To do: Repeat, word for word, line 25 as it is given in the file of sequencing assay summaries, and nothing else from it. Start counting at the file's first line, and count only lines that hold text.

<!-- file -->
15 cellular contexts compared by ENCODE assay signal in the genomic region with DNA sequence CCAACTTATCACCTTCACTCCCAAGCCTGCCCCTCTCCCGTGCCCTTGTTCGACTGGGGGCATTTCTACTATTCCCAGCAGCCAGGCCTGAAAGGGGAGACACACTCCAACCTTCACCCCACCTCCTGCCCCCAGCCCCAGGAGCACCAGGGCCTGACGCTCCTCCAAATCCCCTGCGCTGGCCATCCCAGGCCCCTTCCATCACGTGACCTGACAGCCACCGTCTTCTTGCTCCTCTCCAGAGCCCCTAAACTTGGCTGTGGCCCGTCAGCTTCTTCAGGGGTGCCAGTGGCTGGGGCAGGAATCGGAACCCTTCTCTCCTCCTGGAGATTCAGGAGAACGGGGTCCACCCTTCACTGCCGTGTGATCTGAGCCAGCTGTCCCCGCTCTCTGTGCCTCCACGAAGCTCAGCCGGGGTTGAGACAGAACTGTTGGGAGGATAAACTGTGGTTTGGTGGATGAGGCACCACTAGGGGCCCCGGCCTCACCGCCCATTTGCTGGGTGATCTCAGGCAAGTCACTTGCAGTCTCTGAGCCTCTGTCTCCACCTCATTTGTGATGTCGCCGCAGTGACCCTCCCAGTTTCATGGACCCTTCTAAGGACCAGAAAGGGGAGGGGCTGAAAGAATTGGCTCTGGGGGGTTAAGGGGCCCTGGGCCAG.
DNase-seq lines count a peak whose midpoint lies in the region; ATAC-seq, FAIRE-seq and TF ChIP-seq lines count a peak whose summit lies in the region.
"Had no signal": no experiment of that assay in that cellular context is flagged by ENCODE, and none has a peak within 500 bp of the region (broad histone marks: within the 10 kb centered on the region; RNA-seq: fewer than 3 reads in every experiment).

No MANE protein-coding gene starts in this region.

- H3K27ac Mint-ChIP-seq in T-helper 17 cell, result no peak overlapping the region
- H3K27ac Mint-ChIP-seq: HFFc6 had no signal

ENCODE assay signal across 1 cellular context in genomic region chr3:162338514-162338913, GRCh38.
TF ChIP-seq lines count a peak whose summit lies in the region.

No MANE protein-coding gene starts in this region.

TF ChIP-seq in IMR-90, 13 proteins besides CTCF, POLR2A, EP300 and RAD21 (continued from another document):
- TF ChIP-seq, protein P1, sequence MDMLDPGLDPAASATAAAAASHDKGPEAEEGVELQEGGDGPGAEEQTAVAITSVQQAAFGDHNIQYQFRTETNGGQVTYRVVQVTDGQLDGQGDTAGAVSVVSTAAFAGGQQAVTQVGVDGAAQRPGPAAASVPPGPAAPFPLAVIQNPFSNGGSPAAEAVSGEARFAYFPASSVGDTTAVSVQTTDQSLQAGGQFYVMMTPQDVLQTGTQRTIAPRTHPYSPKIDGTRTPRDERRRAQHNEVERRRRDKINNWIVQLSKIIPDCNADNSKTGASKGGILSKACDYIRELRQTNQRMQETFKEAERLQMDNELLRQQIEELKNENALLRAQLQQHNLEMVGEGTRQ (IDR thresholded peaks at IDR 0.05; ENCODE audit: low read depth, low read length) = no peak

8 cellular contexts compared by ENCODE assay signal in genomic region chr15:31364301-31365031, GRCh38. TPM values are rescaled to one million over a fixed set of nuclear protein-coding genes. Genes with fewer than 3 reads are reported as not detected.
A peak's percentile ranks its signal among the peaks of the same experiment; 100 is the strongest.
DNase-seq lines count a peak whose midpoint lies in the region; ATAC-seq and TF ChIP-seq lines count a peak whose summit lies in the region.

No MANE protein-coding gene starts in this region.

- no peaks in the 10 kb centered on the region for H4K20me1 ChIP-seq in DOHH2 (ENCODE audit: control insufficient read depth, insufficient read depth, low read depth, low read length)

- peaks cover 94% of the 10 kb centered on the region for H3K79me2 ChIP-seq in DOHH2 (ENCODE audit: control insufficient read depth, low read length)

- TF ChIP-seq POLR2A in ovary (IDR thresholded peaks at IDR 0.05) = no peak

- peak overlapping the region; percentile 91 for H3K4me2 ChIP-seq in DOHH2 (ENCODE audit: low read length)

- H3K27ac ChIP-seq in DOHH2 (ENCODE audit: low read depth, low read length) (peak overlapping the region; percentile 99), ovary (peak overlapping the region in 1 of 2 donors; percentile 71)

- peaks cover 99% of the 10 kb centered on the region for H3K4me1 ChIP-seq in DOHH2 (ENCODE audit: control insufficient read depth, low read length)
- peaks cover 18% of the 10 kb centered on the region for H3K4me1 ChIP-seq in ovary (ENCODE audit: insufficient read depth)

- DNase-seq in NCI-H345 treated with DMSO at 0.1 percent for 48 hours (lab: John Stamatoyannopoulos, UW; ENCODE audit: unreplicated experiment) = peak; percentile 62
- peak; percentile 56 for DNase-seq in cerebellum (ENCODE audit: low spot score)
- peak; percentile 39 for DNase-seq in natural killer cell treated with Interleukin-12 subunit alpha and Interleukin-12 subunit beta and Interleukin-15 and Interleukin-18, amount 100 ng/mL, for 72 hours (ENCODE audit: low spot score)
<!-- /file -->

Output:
- peak; percentile 39 for DNase-seq in natural killer cell treated with Interleukin-12 subunit alpha and Interleukin-12 subunit beta and Interleukin-15 and Interleukin-18, amount 100 ng/mL, for 72 hours (ENCODE audit: low spot score)